Connecting virtually with our friends, families, co-workers, classmates – this new way of life is quickly becoming the norm. The way we interact with the world will forever be changed by this pandemic.
What seems to always be true in times of national crisis is the rise of creativity and ingenuity among people and communities. When we come together, we make great things happen amidst the chaos and uncertainty.
Many of our favorite institutions across the city are offering new ways to connect with resources, digital content, and online learning opportunities. Here are just a few of my favorite discoveries this week.
If you’re a live show junkie, Washington’s new “Stay Home, Stay Healthy” order might have you feeling a little stir-crazy. Not to worry: we’ll be writing a series of posts that might help you get your music fix with the aid of streaming services likeFreegal,Hoopla, andKanopy.
First up, let’s take a deep dive into the world of the 90s riot grrrl movement. Consider watching Elizabeth Moss’ feistiest performance yet (yes, even more hot-blooded than Offred of The Handmaid’s Tale) in the 2019 film Her Smell, available from Kanopy.
One of the things I noticed the most about being home the first few days of self-isolation was my lack of movement. With gyms and some parks and playgrounds closed, and with more people sheltering in place, innovation began to occur. My local yoga studio started doing free yoga classes online via YouTube. Talking to my friends on social media or Facetime, I heard their gyms have created at home workouts to get them through week by week. Not everyone has that kind of access, but the library can help!
Access Video, which has unlimited video-on-demand, can be watched on your computer, tablet, or phone. Access currently has a Yoga, Pilates, and more section right now. It also has something for every age. If you are homeschooling your kids they offer Pilates Kids – one item of note is Study Break Workout: “Refocus, energize, learn better, and have fun with this innovative program that teaches kids simple breathing and exercise techniques that can be performed while seated in a chair at a desk” (Access Video). Continue reading “Move That Body”
Sadly, now even drive-ins will need to close for a while in keeping with Washington State’s newly issued Stay Home, Stay Healthy order, but never fear: we have the solution! Kanopy, available with your Seattle Public Library card, has everything you need for a classic Drive In movie night at home – including some wonderfully schlocky classic drive-in movie fare. First of all, learn about the history of drive-ins and their revival with a pair of documentaries:
At the Drive-In: Saving the Mahoning Drive-In Theater. Unable to purchase a $50,000 digital projector, a group of quirky film fanatics in rural Pennsylvania fight to keep a dying drive-in theater alive by screening only vintage 35mm film prints and working entirely for free. An award-winning underdog story.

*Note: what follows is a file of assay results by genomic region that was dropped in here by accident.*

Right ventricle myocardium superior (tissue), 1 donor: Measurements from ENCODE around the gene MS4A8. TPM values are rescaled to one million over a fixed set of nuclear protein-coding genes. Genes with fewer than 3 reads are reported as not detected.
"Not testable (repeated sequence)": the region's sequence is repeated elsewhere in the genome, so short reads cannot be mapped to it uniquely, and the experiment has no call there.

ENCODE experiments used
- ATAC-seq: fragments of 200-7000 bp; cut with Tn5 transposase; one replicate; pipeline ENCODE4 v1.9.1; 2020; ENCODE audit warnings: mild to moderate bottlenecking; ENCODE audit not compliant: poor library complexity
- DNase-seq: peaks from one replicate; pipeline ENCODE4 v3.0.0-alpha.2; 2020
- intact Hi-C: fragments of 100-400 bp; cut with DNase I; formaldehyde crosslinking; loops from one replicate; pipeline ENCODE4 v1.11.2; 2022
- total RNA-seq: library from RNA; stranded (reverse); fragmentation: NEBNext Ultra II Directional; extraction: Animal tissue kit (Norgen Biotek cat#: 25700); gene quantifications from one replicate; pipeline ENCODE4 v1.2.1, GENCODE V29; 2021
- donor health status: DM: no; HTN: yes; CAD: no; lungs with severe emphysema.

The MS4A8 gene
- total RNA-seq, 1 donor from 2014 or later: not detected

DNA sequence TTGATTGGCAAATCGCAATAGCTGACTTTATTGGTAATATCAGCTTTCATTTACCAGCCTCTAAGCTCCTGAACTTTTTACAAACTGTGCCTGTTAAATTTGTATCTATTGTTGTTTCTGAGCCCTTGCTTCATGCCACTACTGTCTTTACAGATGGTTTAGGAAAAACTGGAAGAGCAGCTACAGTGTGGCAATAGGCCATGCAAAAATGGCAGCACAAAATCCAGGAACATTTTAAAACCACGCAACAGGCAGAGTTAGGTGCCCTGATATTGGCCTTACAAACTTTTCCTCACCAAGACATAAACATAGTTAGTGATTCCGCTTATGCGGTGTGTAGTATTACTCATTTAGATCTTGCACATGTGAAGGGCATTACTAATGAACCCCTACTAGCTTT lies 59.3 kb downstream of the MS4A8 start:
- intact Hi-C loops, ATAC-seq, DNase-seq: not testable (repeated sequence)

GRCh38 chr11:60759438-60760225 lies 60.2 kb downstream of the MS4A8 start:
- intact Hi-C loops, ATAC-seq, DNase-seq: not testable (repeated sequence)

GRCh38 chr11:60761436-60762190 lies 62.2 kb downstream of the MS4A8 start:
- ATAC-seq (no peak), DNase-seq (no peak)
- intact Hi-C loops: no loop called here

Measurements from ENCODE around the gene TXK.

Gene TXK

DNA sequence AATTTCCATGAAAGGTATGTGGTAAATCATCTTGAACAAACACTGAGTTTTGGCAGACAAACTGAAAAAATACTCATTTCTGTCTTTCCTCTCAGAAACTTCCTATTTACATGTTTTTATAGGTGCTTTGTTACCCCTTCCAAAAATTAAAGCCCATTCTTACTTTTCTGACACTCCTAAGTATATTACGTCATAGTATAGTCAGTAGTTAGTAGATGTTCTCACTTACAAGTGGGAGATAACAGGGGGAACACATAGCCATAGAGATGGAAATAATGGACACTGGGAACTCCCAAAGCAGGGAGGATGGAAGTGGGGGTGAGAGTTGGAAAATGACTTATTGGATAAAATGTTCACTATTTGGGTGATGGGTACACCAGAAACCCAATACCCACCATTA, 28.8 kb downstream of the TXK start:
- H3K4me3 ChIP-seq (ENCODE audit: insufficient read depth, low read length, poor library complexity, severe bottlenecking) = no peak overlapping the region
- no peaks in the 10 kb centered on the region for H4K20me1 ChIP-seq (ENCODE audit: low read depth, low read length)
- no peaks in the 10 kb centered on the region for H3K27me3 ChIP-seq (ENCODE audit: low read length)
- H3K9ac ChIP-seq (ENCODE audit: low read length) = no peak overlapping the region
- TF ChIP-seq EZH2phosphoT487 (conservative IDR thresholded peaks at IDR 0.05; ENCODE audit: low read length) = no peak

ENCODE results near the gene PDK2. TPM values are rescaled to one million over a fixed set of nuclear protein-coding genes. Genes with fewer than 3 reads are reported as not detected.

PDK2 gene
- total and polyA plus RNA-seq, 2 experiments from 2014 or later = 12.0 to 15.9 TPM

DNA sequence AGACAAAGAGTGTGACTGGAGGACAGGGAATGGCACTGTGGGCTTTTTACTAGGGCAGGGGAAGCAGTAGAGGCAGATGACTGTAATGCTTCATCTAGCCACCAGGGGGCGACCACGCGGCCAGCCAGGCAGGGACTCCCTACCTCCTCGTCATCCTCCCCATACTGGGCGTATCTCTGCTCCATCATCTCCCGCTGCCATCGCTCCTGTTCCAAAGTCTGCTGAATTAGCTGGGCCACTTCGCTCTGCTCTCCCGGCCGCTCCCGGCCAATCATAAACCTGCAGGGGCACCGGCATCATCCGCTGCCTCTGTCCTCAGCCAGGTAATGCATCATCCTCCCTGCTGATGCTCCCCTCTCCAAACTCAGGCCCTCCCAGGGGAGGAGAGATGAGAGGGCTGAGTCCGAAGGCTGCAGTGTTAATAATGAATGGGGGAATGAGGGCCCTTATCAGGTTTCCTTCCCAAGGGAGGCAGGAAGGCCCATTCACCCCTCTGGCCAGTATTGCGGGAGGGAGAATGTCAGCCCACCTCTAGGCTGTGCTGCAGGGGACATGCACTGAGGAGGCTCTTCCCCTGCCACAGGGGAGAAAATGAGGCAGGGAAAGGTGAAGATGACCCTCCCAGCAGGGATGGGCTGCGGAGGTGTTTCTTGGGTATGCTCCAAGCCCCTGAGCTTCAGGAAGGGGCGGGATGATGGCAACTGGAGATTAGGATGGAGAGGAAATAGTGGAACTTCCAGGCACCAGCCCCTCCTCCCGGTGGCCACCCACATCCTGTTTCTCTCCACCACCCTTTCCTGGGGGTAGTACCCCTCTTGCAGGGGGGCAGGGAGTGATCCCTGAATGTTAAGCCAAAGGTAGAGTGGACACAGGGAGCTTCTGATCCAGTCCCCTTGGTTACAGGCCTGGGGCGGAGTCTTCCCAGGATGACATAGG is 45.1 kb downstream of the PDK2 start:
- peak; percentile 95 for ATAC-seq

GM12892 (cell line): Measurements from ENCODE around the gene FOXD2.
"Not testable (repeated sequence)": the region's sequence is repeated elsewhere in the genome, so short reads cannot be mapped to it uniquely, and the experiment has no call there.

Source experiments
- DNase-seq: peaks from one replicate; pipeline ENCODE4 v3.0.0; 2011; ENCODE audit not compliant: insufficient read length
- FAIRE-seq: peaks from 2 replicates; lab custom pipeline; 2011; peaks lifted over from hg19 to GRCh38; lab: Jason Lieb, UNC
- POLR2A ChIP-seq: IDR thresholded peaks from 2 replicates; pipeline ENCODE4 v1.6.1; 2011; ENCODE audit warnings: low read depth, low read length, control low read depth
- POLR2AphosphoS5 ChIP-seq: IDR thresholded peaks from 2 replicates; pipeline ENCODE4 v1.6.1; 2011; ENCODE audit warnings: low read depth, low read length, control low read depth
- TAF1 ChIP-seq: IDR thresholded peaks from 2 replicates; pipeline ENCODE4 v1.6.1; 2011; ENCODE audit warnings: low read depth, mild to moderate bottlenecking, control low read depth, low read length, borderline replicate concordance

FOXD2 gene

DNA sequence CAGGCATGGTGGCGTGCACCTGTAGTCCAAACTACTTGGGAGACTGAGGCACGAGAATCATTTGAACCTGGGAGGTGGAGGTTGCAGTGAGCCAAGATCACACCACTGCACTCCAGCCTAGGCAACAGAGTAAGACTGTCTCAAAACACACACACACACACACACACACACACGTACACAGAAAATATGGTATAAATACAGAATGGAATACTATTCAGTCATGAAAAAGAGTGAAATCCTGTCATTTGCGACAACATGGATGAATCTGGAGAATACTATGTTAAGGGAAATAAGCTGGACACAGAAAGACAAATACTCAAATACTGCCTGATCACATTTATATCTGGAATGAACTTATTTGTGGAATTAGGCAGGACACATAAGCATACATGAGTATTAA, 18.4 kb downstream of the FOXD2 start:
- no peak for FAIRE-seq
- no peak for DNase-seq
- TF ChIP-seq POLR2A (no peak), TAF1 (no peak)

Going Attractions: The Definitive Story of the American Drive-In Movie. A product of post World War II optimism, the drive-in movie theater emerged as the perfect blend of entertainment and car culture. In light of the recent resurgence of drive-in theaters, this informative documentary studies the factors that affected the drive-in’s dramatic rise, decline and rebirth.
Then check out Kanopy’s other offerings to create your own double feature. In amongst a wealth of classic art house films and award-winning international cinema, lurk some truly forgettable yet indelible B-movies, redolent of the heyday of drive-in cinema. Note: none of these are family films. I’m talking about movies such as…
Kanopy is a library-provided movie app I have on many devices. I have it on my phone, Apple TV, and our iPad, but it’s not an app I’ve used very often… until now. One of the things I enjoy the most about Kanopy is what it offers breaks me out of my comfort zone. Kanopy also recently offered movies that are credit free viewing so even more incentive to give something new a try.
I recently watched Some Freaks, starring Thomas Mann from Me and Earl and the Dying Girl, and Lily Mae Harrington, who was amazing to watch. She blew me away. “A charming romance develops between a boy with one eye and an overweight girl, though when she loses her weight after going to college, their relationship is tested in devastating ways they never dreamed would happen” (Kanopy). Multifaceted and real, it went well beyond the idea of a “teen film.”
This past week my husband and I watched Skin, which to be honest, was intense. “A man makes the dangerous choice to leave the neo-Nazi gang he joined as a teenager. He is determined to start a new life–if he can make it out alive” (Kanopy). This is based on the true story of Bryon Widner featured in the MSNBC documentary Erasing Hate. Philadelphia-based anti-racist activist Daryle Lamont Jenkins, founder of the One People’s Project and Bryon’s wife, Julie were the biggest help in turning his life around. Continue reading “Kanopy Has You Covered”